FINE FOOD, SPIRIT & WINE
gin for the win
The rise of new age Gin development.
From a 100 year old mulberry tree to a gallon of ants, these luxury spirits are made of the wildest ingredients with a wilder price tag.
- team luxe List
In honour of World Gin Day coming up on June 8th, London will be hosting an elaborate five day festival to celebrate the historically beloved drink. England’s long standing love affair with gin can be traced back to the 11th centaury when Italian monks sought to make a medicinal drink using Juniper, an analeptic herb.
Juniper, which forms the main ingredient in gin, was prescribed by doctors in the form of juniper tonic wines, for coughs, fevers and even stress. Sound familiar? The ‘Gin Craze,’ or so it was called, happened in 1689 when the king of England legalised the production of alcohol in all homes. By 1733, the average person was drinking 1.3 litres of gin per week. Over consumption of gin amongst mothers, who ended up neglecting their children, was particularly high. Thus gin became locally known as ‘the mother’s ruin.’
This brings us to the 21st centaury, where gin is globally appreciated, always on trend and… less likely to ruin motherhood.
Unlike whiskey and wine, gin does not need to be aged in a barrel or cellar for it to obtain its best quality. However, some of the most carefully produced gins involve years of distillation. Today, the surge in global producers of gin has increased the types and flavour profiles of the base spirit, the result is an amalgamation of flavour pairings in infinite combinations to choose from.
Each producer brings in their unique blend of botanicals from their native lands because ‘rarity’ in gin is mostly achieved through acquiring “rare or hard to source ingredients” which in turn affects the final price of the bottle.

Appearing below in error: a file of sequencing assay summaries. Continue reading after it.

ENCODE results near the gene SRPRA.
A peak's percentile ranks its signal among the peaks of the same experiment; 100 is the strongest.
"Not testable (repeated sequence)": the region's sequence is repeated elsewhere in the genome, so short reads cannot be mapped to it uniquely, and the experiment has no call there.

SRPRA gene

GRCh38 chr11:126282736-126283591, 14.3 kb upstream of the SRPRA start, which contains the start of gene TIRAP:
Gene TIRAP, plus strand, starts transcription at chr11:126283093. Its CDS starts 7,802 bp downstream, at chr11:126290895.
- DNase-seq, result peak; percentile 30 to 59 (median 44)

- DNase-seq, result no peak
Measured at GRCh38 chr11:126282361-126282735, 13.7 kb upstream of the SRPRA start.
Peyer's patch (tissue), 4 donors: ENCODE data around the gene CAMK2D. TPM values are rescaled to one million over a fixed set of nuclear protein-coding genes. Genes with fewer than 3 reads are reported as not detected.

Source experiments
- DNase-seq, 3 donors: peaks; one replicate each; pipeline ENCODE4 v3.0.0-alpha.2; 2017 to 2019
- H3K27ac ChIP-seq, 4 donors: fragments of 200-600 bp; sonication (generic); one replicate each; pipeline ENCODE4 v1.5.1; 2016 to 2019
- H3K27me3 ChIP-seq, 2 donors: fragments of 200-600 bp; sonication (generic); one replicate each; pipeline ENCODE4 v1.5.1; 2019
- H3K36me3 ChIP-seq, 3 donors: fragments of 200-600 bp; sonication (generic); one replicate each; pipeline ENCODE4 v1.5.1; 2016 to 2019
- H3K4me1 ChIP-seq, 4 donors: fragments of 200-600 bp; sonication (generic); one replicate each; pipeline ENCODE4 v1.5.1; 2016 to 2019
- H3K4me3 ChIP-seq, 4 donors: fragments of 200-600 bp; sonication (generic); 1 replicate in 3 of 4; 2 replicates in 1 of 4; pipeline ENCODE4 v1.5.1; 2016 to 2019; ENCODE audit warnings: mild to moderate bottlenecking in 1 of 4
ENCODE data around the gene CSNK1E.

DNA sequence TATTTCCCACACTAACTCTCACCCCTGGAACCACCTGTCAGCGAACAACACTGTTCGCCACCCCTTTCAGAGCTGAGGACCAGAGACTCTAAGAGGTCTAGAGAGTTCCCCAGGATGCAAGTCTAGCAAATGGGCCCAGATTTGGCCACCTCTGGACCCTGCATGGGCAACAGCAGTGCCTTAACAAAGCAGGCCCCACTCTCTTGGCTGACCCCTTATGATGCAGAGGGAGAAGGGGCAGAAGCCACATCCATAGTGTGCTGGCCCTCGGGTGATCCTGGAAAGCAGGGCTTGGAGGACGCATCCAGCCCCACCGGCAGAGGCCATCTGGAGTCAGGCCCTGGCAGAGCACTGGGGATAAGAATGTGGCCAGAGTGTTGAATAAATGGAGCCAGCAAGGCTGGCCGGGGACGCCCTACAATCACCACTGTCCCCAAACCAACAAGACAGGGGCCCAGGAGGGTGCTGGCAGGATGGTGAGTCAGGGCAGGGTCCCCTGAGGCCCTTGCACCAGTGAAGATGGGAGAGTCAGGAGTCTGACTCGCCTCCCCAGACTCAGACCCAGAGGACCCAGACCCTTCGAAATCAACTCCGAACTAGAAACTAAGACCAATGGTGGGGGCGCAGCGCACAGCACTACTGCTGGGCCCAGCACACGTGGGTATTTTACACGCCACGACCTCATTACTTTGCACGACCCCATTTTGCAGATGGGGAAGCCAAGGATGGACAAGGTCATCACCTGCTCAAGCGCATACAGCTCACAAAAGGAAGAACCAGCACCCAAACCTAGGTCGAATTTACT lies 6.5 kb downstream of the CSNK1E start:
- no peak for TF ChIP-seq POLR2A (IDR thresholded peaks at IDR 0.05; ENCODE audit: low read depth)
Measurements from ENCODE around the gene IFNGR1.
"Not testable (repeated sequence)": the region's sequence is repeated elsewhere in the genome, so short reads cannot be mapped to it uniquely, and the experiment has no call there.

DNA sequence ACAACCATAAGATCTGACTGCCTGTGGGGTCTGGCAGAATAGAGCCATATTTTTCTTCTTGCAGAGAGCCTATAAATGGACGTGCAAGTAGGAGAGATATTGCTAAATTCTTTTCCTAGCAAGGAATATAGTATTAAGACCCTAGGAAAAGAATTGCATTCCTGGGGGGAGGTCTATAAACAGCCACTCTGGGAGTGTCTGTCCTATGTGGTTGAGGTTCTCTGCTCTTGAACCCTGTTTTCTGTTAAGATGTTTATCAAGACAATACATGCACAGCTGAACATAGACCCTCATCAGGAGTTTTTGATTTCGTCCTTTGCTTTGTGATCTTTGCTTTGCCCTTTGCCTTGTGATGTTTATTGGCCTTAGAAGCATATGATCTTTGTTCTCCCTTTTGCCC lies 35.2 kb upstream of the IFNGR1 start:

Gin captures the botanical depth of natural ingredients & is popular choice for cocktail drinkers around the globe for its refreshing attributes and easy drinking style.
This, however, does not mean that a complex blend is the only way to assure a good quality gin. Master Distiller of the award-winning Archie Rose Distillery, Dave Withers offers a simple analogy to elucidate this point. He explains, “The way gin is made, most distilleries will approach their process the same way as crafting a perfume. If you were to take a perfume that had [all the scent notes] in there, you’d find that it wouldn’t smell nice.”
Rare and luxury gins, with its wide array of flavours to experiment with, are highly sought after and make for a special gift for seasoned collectors, new investors or enthusiastic mixologists. Be it for a negroni, martini or just a classic G&T, the following are some must have bottles to add to your bar:
Jam Jar Gin Morus LXIV
London based distillery, Jam Jar, released this limited edition liquor with a 64%ABV limit, to be sold exclusively at Harvey Nichols. Priced at £4,000 (S$7,050), this drink is twice the cost of what was formerly the world’s most expensive gin, Watenashi, for £2,000 (S$3,525).
This rare gin is considered to be the most valuable in the world, particularly because it is distilled from the leaves of a single 100-year old mulberry tree. Made in small batches, this drink has a flavour profile of intense juniper and citrus zest oil. The bottle itself is a statement of pure craftmanship with a porcelain vessel, cork, cotton paper labels and hide leather case.
Forager's Clogau Reserve Gin
A collaboration between Snowdonia Distillery and the jewellery brand Clogau, this liquor is made using water filtered from seams of gold near the Clogau mine. The sweet taste of juniper, sea buckthorn, cameo apple, elderberry, gorse flower and heather, hand foraged from the welsh mountains, is what will greet you at your first sip. Exquisite things come in small batches and this exquisite thing will cost you £200
Monkeys 47 Distillers Cut